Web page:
“A year ago, we turned negative on the markets—in May of 2011. While the indices were near highs, we saw a lot of individual stocks and sectors topping out…I just don’t see that type of waterfall correction occurring this year,” he said.
LaRosa said if the S&P does break through support at 1,357, it would head to 1,340, but he would not expect it to get below 1,300. He said the support level for the Dow is 12,710 and the Nasdaq is 2,946. “My feeling is we have not broken down yet. There is some deterioration in the market. However, if those levels hold we have a chance of rebounding and making new highs,” he said.
Michael Darda, chief market strategist at MKM Partners, agrees the market is not going to be in for a sell off or “summer swoon” similar to last year or the year earlier. “”The fact that this has become nearly a consensus view, based on a panoply of widely cited risk factors, is one reason we believe it is unlikely to occur. We continue to believe pullbacks will remain in the 5%-7% range, so we would be inclined to buy into weakness if/when it develops,” he wrote in a note.
He also points out that the S&P is now 1.5 valuation points lower than it was before last year’s swoon. That would suggest, he notes, that the risks described by the financial media may already be reflected in current prices.
Meanwhile, both Worth and Ross point to signs of technical weakness in some industry sectors.
“Some of the key sectors are starting to show their age from the move we had from the October lows,” said Ross. “Consumer discretion has been a group that has largely carried the market on its back as the economic recovery was more robust than many had anticipated.” Since the beginning of the year, the S&P consumer sector is up 15.4 percent.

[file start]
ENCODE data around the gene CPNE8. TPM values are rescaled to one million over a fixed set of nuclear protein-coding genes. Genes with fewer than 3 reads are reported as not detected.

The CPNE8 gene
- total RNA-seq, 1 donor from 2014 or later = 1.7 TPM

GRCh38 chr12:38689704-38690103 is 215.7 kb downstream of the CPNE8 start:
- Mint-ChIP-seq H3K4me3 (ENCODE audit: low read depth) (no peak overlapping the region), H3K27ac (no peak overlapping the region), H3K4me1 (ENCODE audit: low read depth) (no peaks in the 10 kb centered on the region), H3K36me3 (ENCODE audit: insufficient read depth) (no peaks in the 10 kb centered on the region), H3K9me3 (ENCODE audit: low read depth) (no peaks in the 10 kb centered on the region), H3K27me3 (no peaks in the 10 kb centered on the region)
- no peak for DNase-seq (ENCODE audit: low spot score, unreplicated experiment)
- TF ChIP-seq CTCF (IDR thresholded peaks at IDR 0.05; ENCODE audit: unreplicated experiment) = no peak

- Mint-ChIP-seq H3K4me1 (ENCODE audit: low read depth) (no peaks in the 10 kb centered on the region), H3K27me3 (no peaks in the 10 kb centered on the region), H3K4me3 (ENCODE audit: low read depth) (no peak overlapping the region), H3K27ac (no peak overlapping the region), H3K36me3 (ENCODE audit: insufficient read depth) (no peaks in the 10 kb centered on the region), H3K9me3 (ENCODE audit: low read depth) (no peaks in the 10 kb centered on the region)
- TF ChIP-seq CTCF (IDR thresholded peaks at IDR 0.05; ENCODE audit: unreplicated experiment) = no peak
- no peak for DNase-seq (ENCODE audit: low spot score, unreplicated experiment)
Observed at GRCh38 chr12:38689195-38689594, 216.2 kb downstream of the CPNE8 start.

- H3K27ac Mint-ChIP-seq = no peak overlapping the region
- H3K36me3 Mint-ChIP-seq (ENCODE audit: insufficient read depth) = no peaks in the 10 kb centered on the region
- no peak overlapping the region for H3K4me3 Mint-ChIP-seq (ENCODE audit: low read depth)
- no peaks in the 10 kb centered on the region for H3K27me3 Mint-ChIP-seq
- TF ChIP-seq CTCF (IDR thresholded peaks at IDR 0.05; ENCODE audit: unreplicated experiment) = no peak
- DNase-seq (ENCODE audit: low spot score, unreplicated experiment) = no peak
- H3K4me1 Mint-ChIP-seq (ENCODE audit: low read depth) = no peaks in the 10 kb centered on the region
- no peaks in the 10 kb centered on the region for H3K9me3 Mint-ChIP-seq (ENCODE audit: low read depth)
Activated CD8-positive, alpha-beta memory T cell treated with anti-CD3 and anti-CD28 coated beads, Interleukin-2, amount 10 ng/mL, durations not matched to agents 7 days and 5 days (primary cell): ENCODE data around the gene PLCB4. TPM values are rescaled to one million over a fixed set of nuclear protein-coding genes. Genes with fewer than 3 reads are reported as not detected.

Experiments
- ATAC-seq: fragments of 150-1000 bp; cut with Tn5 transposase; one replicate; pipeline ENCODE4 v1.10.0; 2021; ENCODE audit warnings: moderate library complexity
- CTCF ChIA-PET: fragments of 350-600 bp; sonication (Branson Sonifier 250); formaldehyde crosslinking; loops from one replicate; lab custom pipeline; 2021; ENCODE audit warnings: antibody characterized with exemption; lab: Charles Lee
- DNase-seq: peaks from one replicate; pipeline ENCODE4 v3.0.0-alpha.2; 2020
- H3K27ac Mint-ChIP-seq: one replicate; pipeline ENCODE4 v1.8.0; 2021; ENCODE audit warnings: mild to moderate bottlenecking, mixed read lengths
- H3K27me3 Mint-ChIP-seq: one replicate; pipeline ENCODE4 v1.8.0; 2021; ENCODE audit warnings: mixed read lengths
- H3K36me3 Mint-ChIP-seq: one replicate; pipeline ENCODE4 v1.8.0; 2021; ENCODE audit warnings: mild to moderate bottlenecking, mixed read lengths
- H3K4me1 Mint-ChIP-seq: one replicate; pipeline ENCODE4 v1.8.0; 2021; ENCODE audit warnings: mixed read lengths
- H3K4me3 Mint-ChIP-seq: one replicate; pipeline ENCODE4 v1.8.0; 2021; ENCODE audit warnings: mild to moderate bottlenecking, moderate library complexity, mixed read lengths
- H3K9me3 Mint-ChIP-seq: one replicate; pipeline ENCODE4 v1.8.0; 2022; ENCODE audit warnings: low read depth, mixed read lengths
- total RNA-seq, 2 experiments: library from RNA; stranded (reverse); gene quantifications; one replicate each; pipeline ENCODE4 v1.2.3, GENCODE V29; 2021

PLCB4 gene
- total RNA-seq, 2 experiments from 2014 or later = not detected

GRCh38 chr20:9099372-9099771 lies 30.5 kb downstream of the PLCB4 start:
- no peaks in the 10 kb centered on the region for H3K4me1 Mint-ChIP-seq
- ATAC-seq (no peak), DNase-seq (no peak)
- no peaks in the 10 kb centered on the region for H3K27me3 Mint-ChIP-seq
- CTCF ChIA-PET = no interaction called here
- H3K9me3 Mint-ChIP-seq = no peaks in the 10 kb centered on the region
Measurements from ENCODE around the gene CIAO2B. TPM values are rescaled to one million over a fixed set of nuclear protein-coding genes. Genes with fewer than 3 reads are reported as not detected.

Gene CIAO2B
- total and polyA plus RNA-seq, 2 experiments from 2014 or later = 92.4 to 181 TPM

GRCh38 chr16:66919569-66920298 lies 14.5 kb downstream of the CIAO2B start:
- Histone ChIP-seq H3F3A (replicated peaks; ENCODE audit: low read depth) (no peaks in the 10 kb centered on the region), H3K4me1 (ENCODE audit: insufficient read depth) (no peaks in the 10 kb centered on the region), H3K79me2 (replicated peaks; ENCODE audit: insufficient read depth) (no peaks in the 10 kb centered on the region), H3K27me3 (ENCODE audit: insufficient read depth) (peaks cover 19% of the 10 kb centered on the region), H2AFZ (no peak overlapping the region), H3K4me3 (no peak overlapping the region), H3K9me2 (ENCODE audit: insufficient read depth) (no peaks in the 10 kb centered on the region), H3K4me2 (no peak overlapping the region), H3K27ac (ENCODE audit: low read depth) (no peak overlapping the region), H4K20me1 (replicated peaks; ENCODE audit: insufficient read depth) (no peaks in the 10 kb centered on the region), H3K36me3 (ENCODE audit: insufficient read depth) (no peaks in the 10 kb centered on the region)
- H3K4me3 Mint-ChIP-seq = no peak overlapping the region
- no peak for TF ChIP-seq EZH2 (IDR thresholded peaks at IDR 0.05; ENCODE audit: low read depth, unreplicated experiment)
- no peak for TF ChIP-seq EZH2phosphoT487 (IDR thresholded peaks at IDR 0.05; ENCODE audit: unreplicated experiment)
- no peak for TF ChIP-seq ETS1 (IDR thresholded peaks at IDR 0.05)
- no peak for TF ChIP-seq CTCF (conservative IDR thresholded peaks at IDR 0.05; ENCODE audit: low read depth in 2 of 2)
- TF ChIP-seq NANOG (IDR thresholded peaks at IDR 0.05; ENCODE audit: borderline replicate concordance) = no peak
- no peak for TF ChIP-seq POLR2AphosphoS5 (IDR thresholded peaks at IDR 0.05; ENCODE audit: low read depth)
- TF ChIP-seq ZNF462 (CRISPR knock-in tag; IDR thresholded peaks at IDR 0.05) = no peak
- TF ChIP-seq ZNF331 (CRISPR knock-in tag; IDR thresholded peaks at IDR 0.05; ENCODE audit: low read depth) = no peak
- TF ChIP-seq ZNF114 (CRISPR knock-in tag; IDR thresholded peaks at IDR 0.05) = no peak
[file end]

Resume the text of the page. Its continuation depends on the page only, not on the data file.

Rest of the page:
Worth also sees some sectors showing signs they are ready to correct or consolidate. He notes the S&P consumer discretionary sector is too far above its 150-day moving average and looks due for a correction, while the consumer staples sector also looks ready to correct.
The technology sector is another that’s too far above its 150-day moving average and risks a bigger correction, he noted.
Telecom is the only single sector at an “identifiable buy or sell juncture” and could be readying for a breakout move. He points out that AT&T , its biggest component, has just broken out.
Materials have sold off to a level of support at the 150-day moving average, where the potential to rebound is high, but he adds it will be important that it finds support and does not deteriorate as the energy sector has. Energy, he adds, has been a poor relative performer and has been “just wandering around” without a lot of character. The S&P energy sector is down 1.7 percent year to date.
As for financials and industrials, they are not signaling either a bullish or bearish trend, but the defensive utilities sector is on a steady uptrend, according to Worth.
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